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Re: Racism: it's a thing

Postby strake » Wed Dec 17, 2014 8:56 pm UTC

HungryHobo wrote:
strake wrote:No. It's a mere correlation.


...hence the words "strongly hint" rather than "utterly reveal"


I perhaps misread you. The problem is that people try to infer partisanship from a name and make choices on that basis, i.e. prejudice. If that's what you meant, yes ☺

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Re: Racism: it's a thing

Postby HungryHobo » Wed Dec 17, 2014 9:07 pm UTC

strake wrote:I perhaps misread you. The problem is that people try to infer partisanship from a name and make choices on that basis, i.e. prejudice. If that's what you meant, yes ☺


I don't think people try it just kinda happens... If you go to a blue-tribe community and ask "what as the most douchebag names" the top 10 are basically the names which happen to be most republican. I think it's fascinating that people who don't even realise that names are party biased do this.

They just know that they hate people with that name when they hear a name that happens to be associated with an outgroup and that they don't tend to like people with that name.

http://slatestarcodex.com/2014/11/17/re ... ouchebags/

And it's a safe bet that if you do the same on a very republican site you'll get a list of very democrat leaning names like Erica,Naomi and Ethan as the most horrible-people names.
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Re: Racism: it's a thing

Postby Sprocket » Wed Dec 17, 2014 9:27 pm UTC

http://www.germantownnow.com/blogs/comm ... 06741.html

Why on earth are people born ten years after me still being named Sarah?
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Re: Racism: it's a thing

Postby teelo » Thu Dec 18, 2014 4:06 pm UTC

Racism applying for a job: discrimination based on the fact that you were second on the race to apply for the job.

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Re: Racism: it's a thing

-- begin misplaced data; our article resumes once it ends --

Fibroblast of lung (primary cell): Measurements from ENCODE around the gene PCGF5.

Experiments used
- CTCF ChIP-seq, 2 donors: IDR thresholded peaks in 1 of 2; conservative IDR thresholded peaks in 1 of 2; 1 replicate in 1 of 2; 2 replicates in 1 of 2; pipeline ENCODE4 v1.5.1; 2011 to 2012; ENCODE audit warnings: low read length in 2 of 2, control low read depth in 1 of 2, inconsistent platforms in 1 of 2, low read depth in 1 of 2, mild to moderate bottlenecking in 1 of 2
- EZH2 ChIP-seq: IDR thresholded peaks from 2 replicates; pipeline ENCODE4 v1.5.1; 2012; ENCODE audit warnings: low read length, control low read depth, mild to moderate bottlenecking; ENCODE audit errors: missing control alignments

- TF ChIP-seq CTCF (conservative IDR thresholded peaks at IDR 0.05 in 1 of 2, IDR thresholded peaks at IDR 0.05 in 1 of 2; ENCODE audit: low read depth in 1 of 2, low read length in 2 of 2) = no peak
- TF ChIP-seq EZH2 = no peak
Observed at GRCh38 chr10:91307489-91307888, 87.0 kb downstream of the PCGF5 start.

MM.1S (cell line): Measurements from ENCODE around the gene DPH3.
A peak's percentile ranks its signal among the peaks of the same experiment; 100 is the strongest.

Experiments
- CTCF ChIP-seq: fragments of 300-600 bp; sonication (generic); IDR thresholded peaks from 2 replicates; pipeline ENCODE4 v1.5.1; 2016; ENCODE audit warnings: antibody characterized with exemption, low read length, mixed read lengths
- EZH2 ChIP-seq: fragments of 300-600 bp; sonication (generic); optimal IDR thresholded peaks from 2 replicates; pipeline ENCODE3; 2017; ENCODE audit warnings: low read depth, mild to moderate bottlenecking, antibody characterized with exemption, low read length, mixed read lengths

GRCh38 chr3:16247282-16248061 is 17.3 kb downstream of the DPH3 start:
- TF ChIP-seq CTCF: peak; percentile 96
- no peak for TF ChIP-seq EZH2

Postby mathmannix » Fri Dec 19, 2014 4:25 pm UTC

HungryHobo wrote:Add to that, first names in the US have a strong party affiliation, "John" is actually quite good since it's close to a 50/50 one.

http://www.claritycampaigns.com/names/

(For example, of the 200,000 registered US voters named “Willie”, 81.8% are Democrats.)

This is a fun website. Did you know that 7/8 of all Roosevelts are Democrats? That's the strongest one I've found... another fun game is trying to find names with the least voters (but still in their database, unlike say Zoroaster). The best I have done so far is "Jo-Jo", which only has 12...
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Re: Racism: it's a thing

Postby Azrael » Mon Dec 22, 2014 8:23 pm UTC

Sprocket wrote:Why on earth are people born ten years after me still being named Sarah?


Don't worry, in another few years they won't be.

Also, while we're playing about with links to fun name databases, http://www.babynamewizard.com/voyager is a pretty amusing way to parse the popularity of names in the US. That it's ostensibly for naming your spawn is unfortunate.

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Re: Racism: it's a thing

Postby mathmannix » Mon Dec 22, 2014 10:18 pm UTC

mathmannix wrote:The best I have done so far is "Jo-Jo", which only has 12...


Another oddity are the precise percentages... of the 12 Jo-Jo's, 49.1% are Republican. That is, there are somewhere between exactly 5.886 and 5.898 Republican Jo-Jos. :shock:
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Re: Racism: it's a thing

Postby azule » Mon Dec 22, 2014 10:30 pm UTC

My name can be represented in two languages. I've been listing it under the legal, "unAmerican" version. Could this racism thing be working against me? I guess it's time to trick employers into thinking I'm white.

HungryHobo wrote:Yes you choose your party but the party your parents, neighbours and friends are affiliated with is a massive predictor or your own, almost as much as with religion.
I think the big difference with religion is that people are likely to go back to their religion after they're period of rebellion. But people tend to become more conservative politically as they age.

Yeah, nothing to do with race, besides eventually settling down with someone of your own race. Maybe statistics show this to be untrue now.